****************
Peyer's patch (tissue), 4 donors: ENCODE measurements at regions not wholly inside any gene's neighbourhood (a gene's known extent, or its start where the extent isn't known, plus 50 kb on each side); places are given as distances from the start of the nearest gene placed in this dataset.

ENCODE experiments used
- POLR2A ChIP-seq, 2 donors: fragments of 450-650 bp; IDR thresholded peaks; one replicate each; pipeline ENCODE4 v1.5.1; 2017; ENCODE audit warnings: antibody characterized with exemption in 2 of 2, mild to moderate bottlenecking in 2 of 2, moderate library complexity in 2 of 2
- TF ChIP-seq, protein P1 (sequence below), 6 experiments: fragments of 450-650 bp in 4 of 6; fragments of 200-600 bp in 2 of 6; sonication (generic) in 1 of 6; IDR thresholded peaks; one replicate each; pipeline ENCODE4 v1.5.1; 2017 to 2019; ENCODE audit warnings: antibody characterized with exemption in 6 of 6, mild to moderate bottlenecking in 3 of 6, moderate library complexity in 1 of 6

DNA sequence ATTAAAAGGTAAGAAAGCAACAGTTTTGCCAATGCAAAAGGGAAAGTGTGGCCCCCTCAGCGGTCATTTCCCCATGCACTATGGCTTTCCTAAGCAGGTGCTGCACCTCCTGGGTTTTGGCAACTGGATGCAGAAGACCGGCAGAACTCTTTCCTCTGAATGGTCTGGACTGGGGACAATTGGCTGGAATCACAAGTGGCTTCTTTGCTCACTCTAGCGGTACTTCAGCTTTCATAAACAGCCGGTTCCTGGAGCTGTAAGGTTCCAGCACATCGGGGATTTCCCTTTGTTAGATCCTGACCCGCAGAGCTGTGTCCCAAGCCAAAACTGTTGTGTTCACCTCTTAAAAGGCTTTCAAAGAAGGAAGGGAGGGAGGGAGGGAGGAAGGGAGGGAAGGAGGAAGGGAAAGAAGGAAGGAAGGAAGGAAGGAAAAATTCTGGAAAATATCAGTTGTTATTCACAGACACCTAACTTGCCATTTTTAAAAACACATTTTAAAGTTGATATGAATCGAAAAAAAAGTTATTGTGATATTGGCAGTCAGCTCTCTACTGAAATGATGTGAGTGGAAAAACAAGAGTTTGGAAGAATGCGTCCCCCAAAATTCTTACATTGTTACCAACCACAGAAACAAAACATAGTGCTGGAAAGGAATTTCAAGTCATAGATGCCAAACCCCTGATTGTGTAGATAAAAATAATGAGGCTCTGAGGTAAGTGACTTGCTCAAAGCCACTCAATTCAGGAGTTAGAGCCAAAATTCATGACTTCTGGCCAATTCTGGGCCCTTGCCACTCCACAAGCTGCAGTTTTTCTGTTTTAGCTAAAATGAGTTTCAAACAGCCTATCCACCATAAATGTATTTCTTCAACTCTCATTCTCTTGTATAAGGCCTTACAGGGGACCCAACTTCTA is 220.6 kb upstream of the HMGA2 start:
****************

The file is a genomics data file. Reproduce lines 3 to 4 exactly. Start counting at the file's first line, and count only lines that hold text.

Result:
- POLR2A ChIP-seq, 2 donors: fragments of 450-650 bp; IDR thresholded peaks; one replicate each; pipeline ENCODE4 v1.5.1; 2017; ENCODE audit warnings: antibody characterized with exemption in 2 of 2, mild to moderate bottlenecking in 2 of 2, moderate library complexity in 2 of 2
- TF ChIP-seq, protein P1 (sequence below), 6 experiments: fragments of 450-650 bp in 4 of 6; fragments of 200-600 bp in 2 of 6; sonication (generic) in 1 of 6; IDR thresholded peaks; one replicate each; pipeline ENCODE4 v1.5.1; 2017 to 2019; ENCODE audit warnings: antibody characterized with exemption in 6 of 6, mild to moderate bottlenecking in 3 of 6, moderate library complexity in 1 of 6